320 pp., 6.125 x 9.25, 26 illus., bibl., index
Paperback ISBN: 978-0-8078-7216-1
Published: November 2011
eBook ISBN: 978-0-8078-6928-4
Published: November 2011
Buy this Book
Following a detailed overview by editor Amy Wood, the volume explores a wide range of topics, such as violence against and among American Indians, labor violence, arson, violence and memory, suicide, and anti-abortion violence. Taken together, these entries broaden our understanding of what has driven southerners of various classes and various ethnicities to commit acts of violence, while addressing the ways in which southerners have conceptualized that violence, responded to it, or resisted it. This volume enriches our understanding of the culture of violence and its impact on ideas about law and crime, about historical tradition and social change, and about race and gender--not only in the South but in the nation as a whole.
Sponsored by the Center for the Study of Southern Culture at the University of Mississippi
About the Author
Amy Louise Wood is associate professor of history at Illinois State University and author of Lynching and Spectacle: Witnessing Racial Violence in America, 1890-1940.
For more information about Amy Louise Wood, visit the Author Page.
“A superb encyclopedia, so comprehensive and compelling that it can be read as the definitive study of Southern violence.”--Randolph Roth, Ohio State University, author of American Homocide
"Editors Amy Louise Wood and Charles Reagan Wilson have chosen the most skillful and knowledgeable experts to cover this fascinating topic about the role violence has played in Southern history and culture. All libraries and all readers interested in Southern traditions will welcome this comprehensive collection of splendid articles." --Bertram Wyatt-Brown, Richard J. Milbauer Professor Emeritus, University of Florida and Visiting Scholar, the Johns Hopkins University, author of Southern Honor, Yankee Saints and Southern Sinners, and The Shaping of Southern Culture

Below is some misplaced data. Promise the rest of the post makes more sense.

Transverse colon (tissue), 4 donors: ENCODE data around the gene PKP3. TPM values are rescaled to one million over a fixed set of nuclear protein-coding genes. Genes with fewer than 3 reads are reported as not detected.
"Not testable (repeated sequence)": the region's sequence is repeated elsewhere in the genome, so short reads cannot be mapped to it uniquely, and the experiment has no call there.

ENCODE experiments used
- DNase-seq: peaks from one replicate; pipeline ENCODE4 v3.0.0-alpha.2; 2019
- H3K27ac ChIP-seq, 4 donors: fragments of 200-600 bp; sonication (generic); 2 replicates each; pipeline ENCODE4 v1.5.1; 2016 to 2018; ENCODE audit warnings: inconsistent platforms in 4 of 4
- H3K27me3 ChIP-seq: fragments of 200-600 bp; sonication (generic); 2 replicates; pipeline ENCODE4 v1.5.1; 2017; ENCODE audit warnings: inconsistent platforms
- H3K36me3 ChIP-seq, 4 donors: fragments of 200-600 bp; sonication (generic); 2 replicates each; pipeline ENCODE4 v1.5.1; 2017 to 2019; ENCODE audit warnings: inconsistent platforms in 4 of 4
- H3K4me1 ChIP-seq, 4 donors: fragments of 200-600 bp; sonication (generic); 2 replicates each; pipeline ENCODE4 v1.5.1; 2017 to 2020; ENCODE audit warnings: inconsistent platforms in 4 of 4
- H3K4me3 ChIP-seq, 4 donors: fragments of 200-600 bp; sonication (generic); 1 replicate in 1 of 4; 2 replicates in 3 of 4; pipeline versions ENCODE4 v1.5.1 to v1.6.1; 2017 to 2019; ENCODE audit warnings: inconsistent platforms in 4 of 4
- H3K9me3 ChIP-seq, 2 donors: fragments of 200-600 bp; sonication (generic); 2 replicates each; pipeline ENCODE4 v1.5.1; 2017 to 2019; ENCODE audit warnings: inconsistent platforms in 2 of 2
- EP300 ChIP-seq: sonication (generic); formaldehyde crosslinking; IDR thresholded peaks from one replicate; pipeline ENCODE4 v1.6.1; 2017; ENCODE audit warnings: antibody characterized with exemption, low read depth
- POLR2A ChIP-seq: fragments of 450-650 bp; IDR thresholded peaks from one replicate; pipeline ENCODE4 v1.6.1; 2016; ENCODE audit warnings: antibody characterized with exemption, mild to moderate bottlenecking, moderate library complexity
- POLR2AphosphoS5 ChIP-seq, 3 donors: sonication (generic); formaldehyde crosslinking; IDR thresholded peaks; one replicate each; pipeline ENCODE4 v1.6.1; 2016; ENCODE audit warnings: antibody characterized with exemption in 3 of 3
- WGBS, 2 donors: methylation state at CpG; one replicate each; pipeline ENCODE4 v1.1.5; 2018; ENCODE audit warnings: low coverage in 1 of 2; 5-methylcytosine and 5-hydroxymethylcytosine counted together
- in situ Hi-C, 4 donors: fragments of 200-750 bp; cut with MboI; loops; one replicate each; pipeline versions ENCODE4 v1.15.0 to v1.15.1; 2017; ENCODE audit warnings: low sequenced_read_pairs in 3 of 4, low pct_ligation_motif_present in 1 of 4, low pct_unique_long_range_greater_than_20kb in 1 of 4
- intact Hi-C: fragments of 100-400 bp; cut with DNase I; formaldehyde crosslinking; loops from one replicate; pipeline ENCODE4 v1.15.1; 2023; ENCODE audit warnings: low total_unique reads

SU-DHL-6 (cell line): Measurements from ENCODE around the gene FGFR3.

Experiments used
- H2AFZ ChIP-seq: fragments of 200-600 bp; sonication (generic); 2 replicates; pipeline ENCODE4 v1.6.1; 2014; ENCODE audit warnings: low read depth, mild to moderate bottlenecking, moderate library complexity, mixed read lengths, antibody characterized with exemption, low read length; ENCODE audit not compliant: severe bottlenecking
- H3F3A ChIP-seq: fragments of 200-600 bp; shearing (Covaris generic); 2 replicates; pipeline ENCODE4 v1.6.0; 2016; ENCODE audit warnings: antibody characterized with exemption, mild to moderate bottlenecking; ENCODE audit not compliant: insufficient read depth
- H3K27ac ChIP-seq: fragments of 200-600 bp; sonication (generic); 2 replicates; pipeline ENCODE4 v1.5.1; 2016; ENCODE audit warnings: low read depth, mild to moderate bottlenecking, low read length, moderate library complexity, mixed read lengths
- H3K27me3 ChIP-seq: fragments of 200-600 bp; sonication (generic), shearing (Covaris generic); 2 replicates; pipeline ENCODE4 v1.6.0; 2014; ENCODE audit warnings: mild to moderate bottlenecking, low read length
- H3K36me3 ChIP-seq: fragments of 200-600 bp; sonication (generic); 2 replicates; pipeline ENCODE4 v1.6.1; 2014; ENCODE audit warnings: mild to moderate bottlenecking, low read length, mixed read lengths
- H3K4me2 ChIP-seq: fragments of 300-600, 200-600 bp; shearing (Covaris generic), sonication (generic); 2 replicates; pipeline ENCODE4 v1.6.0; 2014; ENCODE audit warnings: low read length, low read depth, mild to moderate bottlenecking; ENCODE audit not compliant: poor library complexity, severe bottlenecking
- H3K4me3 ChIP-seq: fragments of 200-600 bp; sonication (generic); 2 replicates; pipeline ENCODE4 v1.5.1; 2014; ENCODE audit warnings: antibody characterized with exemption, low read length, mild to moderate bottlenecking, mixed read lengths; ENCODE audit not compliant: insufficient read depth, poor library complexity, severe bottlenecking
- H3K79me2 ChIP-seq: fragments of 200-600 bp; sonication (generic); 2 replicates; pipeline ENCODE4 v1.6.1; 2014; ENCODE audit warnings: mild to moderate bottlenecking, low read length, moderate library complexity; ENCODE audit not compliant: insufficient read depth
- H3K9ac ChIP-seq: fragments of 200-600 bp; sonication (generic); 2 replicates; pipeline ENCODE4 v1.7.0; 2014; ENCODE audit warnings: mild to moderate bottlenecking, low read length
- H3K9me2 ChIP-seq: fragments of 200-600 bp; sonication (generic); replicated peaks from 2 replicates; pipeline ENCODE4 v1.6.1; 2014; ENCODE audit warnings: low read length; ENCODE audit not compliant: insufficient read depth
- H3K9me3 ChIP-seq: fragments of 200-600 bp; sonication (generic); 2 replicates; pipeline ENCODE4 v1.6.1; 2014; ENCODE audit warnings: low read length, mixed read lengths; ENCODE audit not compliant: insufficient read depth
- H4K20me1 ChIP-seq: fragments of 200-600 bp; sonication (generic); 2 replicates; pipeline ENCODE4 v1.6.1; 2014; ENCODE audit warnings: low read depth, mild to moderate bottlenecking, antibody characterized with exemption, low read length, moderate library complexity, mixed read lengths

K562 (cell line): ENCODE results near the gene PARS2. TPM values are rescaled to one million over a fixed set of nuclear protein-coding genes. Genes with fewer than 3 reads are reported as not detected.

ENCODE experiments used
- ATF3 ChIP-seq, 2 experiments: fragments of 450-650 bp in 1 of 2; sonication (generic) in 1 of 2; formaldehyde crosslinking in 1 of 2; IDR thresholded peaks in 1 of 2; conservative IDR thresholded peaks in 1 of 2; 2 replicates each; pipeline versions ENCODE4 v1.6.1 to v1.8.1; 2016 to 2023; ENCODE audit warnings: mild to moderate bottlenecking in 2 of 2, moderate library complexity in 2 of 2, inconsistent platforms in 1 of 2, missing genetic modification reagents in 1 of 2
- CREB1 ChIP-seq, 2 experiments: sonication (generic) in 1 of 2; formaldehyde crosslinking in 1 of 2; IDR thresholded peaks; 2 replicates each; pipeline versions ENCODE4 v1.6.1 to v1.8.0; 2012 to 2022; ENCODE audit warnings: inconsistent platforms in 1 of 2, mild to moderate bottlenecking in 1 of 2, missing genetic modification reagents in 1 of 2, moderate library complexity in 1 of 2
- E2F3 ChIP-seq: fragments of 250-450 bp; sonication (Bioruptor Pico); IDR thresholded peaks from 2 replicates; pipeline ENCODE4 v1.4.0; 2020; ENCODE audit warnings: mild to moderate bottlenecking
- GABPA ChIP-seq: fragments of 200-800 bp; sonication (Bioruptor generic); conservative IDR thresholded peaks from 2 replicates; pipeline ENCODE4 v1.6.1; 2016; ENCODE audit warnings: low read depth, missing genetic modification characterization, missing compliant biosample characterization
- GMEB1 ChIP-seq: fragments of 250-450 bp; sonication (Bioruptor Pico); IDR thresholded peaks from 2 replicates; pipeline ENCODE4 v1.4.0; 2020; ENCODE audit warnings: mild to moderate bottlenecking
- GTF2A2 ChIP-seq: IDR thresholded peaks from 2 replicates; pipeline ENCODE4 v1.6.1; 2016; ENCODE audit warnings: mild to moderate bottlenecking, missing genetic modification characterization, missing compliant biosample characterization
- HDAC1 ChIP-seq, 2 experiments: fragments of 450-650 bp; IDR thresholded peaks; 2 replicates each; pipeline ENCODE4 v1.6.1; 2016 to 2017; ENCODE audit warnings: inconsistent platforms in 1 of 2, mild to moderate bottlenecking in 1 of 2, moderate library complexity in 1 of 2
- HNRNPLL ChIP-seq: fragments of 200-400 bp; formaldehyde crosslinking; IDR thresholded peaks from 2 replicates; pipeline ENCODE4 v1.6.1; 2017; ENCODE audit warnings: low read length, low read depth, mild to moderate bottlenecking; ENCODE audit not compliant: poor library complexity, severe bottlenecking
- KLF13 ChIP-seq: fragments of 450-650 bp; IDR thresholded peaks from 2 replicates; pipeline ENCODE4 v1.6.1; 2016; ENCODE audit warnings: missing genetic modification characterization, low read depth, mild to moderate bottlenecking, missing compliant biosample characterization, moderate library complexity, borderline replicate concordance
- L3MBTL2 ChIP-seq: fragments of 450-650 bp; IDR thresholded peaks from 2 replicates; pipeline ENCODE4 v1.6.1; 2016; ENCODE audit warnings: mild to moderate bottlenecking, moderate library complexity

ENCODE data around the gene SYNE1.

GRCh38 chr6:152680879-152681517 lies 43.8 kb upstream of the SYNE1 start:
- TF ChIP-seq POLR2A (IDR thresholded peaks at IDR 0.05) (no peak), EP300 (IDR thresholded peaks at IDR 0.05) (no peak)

"It is a truism that the American South is a violent region. The New Encyclopedia of Southern Culture provides a panoramic view of the myriad forms of violence, from blood sports and murder to church burnings, that have scarred the region. Simultaneously, this volume reveals the patterns in and logic behind the region's bloodletting. The introductory essay alone is revelatory."--W. Fitzhugh Brundage, editor of Beyond Blackface: African Americans and the Creation of American Popular Culture, 1890-1930
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